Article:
Beelzebub

  12. 12
    Jahangir says:

    Avinash,

    Thanks for introducing me to Hugh’s work.

    Never thought about the term "Social Objects" before. Its interesting how Hugh describes "Social Objects" in terms of "Social Networking".

    Very thought provoking.

    -Jahangir

  13. 13
    Juan Damia says:

    Excelent post Avinash! The perfect balance between humor and analytics ;-)

  14. 14
    Ned Kumar says:

    Avinash, thanks for sharing Hugh’s manifesto..I really enjoyed going through the 'How to be creative'.

    Social objects and Social Media is here to stay and the sooner firms embrace it as a channel, the better it is for them (and the consumers). I was reading on Social Media the other day and it is no coincidence that it resonated very well with your statements like "…it is more about creating products and services that transcend and become social objects that create conversation." In today's world of internet/web2.0 and the like, consumption of goods to a large extent has gone from a "push" to a "pull" as you point out. More and more, [IMHO] it is not the million dollar Superbowl commercial that is generating conversions but the 'conversations' happening on the social media among friends and relatives.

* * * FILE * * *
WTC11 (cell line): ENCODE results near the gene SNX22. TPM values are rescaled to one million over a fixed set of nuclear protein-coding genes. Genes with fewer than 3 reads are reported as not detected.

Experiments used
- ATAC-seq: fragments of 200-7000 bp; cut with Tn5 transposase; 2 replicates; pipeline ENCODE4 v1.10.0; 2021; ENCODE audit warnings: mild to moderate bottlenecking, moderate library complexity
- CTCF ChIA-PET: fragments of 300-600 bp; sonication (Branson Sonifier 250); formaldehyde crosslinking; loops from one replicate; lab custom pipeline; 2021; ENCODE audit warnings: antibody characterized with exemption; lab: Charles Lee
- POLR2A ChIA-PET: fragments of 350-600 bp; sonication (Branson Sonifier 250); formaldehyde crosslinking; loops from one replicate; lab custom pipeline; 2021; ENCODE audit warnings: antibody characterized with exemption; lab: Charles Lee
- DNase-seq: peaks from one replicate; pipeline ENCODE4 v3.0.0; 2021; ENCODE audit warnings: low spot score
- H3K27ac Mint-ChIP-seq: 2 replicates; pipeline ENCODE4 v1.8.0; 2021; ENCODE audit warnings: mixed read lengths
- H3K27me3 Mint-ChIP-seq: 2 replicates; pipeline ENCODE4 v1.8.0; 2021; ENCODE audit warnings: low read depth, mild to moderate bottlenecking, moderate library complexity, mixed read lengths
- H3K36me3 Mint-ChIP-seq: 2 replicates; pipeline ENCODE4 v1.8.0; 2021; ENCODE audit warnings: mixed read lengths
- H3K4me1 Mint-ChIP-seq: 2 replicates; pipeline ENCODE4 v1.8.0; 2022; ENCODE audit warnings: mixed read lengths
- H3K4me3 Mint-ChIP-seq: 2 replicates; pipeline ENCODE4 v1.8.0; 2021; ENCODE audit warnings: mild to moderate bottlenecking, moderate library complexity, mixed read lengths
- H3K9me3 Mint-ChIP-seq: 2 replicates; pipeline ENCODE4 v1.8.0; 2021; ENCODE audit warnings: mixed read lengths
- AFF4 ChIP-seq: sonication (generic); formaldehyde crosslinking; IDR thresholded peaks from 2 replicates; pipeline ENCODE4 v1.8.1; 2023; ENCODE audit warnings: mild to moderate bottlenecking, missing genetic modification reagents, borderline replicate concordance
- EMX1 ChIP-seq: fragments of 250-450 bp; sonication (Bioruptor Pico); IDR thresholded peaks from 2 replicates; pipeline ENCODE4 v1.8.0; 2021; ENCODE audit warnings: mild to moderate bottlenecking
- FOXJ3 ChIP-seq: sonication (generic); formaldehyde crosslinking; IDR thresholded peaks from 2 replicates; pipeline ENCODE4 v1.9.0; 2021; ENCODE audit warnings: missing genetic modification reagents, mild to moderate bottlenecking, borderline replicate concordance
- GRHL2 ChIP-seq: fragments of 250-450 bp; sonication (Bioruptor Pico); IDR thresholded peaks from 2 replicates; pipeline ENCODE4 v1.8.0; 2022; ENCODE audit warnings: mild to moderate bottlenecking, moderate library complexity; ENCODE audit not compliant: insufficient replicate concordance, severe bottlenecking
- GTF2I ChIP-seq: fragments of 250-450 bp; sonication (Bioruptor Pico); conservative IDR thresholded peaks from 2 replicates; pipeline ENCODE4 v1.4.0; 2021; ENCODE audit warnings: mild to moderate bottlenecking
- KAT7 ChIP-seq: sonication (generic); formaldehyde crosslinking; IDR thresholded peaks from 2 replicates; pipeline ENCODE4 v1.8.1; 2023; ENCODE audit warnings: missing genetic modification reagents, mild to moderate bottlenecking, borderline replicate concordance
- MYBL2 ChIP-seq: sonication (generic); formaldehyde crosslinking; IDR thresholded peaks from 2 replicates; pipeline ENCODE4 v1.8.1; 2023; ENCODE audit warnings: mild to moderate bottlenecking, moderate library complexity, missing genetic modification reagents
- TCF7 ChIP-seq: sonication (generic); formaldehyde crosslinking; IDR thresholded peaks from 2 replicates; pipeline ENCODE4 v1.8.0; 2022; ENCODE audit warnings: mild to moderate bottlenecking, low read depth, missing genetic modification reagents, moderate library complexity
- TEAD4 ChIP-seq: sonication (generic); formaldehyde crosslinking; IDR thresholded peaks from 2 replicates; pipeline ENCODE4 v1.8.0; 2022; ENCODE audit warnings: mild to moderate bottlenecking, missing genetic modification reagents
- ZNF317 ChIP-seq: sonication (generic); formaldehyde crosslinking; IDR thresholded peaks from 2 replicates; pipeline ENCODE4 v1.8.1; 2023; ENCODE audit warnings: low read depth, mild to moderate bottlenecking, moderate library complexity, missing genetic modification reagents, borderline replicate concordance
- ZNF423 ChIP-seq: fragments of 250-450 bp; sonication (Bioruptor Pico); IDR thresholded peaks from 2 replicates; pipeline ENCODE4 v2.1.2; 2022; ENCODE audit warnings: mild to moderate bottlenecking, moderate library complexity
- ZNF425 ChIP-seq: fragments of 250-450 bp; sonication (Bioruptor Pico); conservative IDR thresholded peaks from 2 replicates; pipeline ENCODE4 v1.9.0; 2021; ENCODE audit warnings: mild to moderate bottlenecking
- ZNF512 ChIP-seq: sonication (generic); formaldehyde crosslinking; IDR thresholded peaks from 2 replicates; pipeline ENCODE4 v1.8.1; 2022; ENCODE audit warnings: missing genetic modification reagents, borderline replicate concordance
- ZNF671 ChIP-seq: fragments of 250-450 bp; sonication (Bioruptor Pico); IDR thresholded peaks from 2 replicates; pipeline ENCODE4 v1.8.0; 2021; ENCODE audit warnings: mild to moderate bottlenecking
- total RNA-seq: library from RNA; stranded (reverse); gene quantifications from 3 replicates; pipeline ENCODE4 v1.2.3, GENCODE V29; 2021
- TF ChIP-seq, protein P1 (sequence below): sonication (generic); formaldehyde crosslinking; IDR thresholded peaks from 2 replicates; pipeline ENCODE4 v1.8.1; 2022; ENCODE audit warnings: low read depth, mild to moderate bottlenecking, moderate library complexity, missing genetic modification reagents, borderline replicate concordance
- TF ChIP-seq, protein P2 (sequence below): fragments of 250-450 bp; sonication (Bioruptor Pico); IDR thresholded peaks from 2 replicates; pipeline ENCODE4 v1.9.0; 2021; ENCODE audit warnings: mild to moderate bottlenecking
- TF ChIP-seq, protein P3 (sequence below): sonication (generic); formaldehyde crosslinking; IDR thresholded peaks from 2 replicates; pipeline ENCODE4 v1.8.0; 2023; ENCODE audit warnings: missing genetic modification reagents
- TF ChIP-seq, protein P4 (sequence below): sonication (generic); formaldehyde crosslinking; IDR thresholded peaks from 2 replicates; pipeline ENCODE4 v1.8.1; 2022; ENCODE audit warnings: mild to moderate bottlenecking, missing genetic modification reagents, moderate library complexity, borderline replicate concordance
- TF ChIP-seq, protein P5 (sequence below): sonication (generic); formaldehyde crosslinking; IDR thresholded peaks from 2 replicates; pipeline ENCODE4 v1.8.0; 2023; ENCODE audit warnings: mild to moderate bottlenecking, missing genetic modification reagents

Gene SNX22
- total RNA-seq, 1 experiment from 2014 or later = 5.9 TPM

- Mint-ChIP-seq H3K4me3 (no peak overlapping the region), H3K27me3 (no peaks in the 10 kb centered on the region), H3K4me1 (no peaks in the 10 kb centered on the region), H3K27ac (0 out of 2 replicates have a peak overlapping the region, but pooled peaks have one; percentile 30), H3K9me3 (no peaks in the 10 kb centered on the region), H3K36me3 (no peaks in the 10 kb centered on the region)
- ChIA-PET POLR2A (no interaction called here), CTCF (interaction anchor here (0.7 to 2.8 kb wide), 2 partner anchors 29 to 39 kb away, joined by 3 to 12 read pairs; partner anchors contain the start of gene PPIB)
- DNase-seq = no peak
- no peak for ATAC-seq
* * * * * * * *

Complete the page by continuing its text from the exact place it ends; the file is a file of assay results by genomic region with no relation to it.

Another interesting aspect is that social media and social objects has redefined 'cultural' boundaries, going from a national perspective to one more focused along attitude and views. This to me was an interesting paradigm shift considering that with the abundance of information at hand in this technological age, it does not matter any more if you reside in New York or a small village in India, China, or Africa.

    To close out, I agree with your thoughts on how social objects should apply to Marketing …the one thing I am not sure is whether Marketing is ready to embrace social objects :-). It is a high-risk, high-reward proposition.

    -Ned

  15. 15
    Dr.Mani says:

    Avinash, I read the manifesto last month and had several 'A-ha' moments too.

    Next step – to meet Hugh and have him cartoon one of my Moo.com cards.

    Cumbria, here I come! :)

    All success
    Dr.Mani

  16. 16
    Vinoo Robert says:

    I did this stupid passion thing 10 years ago and like 99% of first time businesses got burnt, pretty badly! More than the effect of the burns is the memory of how good I felt doing the stupid passion thing. I am getting there now, albeit slowly and more interestingly through the virtual, online world :-)